Ethical College Admissions: Who Benefits From Early Decision?

Jim Jump doesn’t favor abolishing all early programs, but he sees problems -- especially for students -- in the approaches used by many institutions.

October 30, 2017

Last week I met with a colleague who is going through the college admissions process for the first time as a parent. He has learned the hard way that one’s experience and accumulated wisdom as an educator are of little value in dealing with your own child’s college application process.

He is neither the first nor the last to have this experience. I have heard a respected admissions dean confess that his confidence in his expertise had disappeared when his own child applied to college. A number of years ago I served as a surrogate college counselor for the children of a college counseling friend, and she asked questions (“Which subject test looks better?”) that would have annoyed her coming from another parent.

My colleague is generally rational and grounded about college admissions, but he would also admit that he can be susceptible to the “suburban legends” parents of high school seniors hear on the sidelines of soccer games, at the grocery store and on the cocktail party circuit.

It was just such an encounter that led him to me for a reality check. He and his family had attended a college football game the previous weekend, and at a postgame get-together one of the other adults, after announcing that his daughter is applying to Cornell University, made the statement that any student who doesn’t apply early is sending a college a signal normally delivered with the middle digit on one’s hand.

He wanted my opinion of that pronouncement. His child had been considering an early-decision application but was now reassessing priorities and reopening options. Was that a mistake?

That conversation happened to be the second in less than an hour regarding early decision/early action.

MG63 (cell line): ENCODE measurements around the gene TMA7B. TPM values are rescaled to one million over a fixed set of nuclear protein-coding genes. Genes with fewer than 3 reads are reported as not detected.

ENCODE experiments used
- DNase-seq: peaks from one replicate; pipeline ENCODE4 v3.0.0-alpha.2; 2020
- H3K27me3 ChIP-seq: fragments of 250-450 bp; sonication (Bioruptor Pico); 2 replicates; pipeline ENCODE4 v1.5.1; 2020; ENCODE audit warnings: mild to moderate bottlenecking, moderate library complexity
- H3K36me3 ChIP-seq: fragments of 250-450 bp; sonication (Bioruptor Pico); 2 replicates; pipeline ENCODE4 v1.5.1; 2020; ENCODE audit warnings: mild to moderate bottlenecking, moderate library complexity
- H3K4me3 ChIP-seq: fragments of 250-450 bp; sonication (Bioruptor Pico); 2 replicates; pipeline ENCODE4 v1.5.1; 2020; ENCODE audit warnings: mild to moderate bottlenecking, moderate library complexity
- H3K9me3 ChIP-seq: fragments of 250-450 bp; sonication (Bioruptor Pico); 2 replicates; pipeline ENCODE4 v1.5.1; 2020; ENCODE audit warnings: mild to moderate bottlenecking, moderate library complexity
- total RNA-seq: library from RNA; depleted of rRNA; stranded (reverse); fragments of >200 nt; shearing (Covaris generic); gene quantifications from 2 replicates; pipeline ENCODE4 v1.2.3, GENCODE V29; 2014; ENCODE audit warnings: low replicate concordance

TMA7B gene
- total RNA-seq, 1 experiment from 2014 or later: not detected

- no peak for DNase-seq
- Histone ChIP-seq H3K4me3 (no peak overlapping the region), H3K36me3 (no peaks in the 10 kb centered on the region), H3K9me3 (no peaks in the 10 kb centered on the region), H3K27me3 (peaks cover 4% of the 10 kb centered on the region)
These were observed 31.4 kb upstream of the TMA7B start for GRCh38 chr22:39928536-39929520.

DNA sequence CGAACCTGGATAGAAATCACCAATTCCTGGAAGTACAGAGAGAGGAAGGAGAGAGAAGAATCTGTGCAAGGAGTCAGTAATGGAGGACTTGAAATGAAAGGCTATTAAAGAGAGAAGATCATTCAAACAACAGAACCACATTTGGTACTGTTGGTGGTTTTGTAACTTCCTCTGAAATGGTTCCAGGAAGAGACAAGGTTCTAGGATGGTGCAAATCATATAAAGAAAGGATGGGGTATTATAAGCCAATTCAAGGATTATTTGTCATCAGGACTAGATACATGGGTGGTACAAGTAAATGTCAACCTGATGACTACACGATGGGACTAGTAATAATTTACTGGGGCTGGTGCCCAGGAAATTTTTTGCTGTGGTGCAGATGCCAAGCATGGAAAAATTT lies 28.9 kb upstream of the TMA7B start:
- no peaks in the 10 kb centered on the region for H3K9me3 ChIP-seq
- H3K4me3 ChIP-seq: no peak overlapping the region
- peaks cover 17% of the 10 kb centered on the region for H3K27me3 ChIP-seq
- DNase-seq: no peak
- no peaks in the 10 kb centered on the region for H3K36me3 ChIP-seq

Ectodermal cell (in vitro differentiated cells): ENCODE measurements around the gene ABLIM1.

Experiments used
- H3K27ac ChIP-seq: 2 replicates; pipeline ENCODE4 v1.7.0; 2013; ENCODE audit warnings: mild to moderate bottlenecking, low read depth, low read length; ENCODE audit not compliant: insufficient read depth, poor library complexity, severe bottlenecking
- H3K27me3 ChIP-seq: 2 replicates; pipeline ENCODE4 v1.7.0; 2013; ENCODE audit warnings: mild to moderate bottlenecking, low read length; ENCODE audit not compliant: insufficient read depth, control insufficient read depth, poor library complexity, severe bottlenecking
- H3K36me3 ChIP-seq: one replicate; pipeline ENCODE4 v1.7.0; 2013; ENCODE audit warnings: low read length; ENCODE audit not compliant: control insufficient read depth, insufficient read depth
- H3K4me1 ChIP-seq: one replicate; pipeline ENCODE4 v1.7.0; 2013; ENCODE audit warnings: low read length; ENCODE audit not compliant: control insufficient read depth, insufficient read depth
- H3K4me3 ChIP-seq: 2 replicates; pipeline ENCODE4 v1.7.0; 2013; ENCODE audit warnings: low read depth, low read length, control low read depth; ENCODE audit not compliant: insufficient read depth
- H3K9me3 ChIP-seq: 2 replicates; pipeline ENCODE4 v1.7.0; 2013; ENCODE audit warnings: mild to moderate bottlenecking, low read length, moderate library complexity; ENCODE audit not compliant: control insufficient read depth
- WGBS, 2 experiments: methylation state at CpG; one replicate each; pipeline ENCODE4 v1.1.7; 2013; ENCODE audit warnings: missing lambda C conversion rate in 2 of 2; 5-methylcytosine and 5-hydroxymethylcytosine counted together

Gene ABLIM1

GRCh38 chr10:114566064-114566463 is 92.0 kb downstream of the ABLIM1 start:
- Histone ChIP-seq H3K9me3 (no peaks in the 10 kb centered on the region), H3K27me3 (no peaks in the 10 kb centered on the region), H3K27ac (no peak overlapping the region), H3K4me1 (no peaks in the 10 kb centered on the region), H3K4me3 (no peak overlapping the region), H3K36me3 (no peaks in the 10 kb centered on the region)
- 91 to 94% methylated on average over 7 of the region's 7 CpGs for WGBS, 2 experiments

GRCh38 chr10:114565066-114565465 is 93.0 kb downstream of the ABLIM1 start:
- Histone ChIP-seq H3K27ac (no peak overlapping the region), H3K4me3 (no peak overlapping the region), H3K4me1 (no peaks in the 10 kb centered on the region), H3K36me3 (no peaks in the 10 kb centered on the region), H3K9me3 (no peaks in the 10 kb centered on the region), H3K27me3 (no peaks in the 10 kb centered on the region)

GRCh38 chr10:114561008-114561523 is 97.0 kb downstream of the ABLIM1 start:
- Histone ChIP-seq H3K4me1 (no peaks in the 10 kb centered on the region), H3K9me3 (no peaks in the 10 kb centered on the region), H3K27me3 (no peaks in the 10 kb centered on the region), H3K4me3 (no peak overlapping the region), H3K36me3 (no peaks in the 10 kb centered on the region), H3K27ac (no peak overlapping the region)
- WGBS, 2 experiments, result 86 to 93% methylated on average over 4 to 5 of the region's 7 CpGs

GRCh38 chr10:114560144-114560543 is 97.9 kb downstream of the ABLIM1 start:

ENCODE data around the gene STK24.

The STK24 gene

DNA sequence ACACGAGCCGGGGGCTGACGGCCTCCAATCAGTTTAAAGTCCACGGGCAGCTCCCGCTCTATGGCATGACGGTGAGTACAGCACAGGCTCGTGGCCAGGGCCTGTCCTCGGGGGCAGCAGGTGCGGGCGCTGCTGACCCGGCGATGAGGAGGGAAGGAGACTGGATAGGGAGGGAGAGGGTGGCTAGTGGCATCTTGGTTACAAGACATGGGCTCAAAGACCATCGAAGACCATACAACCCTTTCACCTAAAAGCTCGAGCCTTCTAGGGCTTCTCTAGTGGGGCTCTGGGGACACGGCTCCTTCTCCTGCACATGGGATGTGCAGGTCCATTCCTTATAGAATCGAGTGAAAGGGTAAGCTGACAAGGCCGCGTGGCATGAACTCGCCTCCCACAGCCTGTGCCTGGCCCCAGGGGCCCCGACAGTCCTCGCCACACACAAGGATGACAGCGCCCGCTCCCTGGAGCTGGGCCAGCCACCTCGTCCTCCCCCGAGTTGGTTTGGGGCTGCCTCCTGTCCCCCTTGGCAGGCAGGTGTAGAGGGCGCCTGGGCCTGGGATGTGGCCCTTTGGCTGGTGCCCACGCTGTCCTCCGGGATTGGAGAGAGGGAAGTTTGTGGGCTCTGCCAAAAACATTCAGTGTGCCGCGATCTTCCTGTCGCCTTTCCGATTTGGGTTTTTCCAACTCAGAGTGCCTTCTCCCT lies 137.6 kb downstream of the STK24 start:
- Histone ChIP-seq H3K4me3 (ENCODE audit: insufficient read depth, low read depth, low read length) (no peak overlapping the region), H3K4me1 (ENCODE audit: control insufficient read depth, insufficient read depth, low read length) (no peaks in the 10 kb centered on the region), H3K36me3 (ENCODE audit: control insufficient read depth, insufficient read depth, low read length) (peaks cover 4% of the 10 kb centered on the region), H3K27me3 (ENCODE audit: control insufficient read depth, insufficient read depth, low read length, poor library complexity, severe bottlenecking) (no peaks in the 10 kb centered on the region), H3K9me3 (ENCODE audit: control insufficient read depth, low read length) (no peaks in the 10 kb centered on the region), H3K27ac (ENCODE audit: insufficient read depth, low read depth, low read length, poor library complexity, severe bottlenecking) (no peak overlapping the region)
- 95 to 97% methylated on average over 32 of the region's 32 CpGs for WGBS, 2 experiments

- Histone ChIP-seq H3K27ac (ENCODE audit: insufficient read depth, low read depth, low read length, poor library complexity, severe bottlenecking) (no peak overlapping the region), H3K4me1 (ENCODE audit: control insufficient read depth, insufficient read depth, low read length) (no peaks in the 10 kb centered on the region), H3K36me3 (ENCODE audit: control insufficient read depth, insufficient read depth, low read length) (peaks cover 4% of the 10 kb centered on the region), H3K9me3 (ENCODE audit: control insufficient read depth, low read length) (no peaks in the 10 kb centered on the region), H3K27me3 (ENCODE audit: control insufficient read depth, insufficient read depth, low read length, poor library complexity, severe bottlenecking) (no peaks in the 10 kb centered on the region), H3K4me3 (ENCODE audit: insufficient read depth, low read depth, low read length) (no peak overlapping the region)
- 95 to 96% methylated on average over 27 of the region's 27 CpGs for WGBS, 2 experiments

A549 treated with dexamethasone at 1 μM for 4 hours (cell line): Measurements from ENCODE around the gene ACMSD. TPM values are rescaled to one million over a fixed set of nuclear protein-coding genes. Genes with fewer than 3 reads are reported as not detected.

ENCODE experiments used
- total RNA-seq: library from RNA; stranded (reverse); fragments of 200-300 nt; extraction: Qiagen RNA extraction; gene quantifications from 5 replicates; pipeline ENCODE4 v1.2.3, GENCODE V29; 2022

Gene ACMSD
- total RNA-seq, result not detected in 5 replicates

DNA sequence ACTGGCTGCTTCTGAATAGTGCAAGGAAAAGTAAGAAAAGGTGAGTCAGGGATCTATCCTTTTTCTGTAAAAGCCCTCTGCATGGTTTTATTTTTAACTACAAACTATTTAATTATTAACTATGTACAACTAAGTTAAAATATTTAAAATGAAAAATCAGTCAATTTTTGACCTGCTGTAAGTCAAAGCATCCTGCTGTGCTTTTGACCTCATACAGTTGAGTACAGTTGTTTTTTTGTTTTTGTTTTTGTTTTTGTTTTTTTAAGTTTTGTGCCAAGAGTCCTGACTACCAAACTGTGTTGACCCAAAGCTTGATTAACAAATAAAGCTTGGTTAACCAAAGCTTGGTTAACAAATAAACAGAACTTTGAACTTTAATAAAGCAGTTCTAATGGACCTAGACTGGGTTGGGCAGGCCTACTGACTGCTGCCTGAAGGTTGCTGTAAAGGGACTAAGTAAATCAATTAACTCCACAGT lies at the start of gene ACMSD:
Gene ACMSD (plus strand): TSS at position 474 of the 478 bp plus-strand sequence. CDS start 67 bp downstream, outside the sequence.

I had just finished talking to a senior trying to decide to which of two universities he will apply early Nov. 1. At one time I would have responded that if he wasn’t sure where he wanted to apply, then he wasn’t ready to apply early at all.

How times have changed. As distasteful as my ideal college counseling self finds it, I would be negligent today if I didn’t advise my students, especially those who are unhooked, that they need to use an early “chip” if they aspire to attend a highly selective college or university.

Benjamin Franklin is attributed with the aphorism “Early to bed, early to rise, makes a man healthy, wealthy and wise.” But what does applying early make one?

I am not among those who believe that early decision and early action should be abolished. I think that early decision can be a important part of an enrollment management plan for institutions and that early decision simplifies the application process for students advanced enough in thinking about college to have a clear first choice. But I also recognize that early-decision/action programs advantage those who are already advantaged.

There are, however, a couple of issues associated with the use of early decision and early action that concern me at this time of year.

One is the number of colleges that admit a large percentage of their freshman class early, in some cases as high as 50 to 60 percent. Several years ago I heard a college president state his goal that his university would not admit any student who didn’t apply early, raising the question, why even have regular decision?